Now that residents of the Cook Inlet region of Alaska (including Anchorage) are dealing with volcanic ash falls from Redoubt, I’ve read a bunch of tweets warning folks not to use their windshield wipers to push dry ash off their cars windshields as it may scratch the windshield. Indeed, this recommendation is found among the recommendations in the USGS Ashfall Preparedness website.
And yet, something initially struck me as odd about this recommendation. Volcanic ash is primarily composed of tiny glassy shards of quenched magma, or obsidian. Obsidian, like windshield glass, has a Mohs hardness of 5-5.5. Normally, objects with the same or very similar hardness will not noticably scratch each other. No doubt, the jagged ash fragments are likely to tear up the rubber windshield wipers, but not the windshield itself. At least, that was how I thought about it at first.
Of course, I was overlooking the fact that most erupting magmas are not aphyric (crystal free). And a bunch of new SEM photos of minerals in the Redoubt ash now makes that clear to me. It is these minerals, with Mohs hardnesses in the 6-7 range, that will actually abrade your windshield if you aren’t careful.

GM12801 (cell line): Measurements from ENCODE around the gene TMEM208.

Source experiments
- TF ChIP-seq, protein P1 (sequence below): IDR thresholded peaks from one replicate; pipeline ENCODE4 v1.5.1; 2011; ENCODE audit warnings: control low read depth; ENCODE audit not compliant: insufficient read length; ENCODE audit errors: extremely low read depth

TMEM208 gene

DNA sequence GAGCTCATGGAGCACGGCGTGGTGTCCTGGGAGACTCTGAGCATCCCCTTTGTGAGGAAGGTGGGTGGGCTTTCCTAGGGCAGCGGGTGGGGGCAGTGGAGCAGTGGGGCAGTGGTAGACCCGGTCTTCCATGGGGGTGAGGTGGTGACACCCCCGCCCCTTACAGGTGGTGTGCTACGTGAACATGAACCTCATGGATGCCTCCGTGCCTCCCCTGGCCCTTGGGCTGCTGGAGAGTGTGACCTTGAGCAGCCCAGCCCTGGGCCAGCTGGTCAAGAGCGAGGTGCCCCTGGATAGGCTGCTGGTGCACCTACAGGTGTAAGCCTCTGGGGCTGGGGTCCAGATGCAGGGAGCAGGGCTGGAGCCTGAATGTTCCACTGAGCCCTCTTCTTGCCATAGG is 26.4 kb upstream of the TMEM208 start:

Among the minerals identified in the SEM photos are amphibole (with reaction rims and nice cleavage), plagioclase (showing concentric compositional zoning and a sieve-textured core), orthopyroxene, calcic pyroxene (augite?), and oxide microlites. I haven’t yet read or heard of any completed chemical analyses of the ash, but this mineralogy is consistent with the andesite-dacite composition of magmas erupted in 1989-1990. As much as I’ve enjoyed following the webicorders and webcams as the eruption was ramping up, it’s good to finally see some petrologic/petrographic data.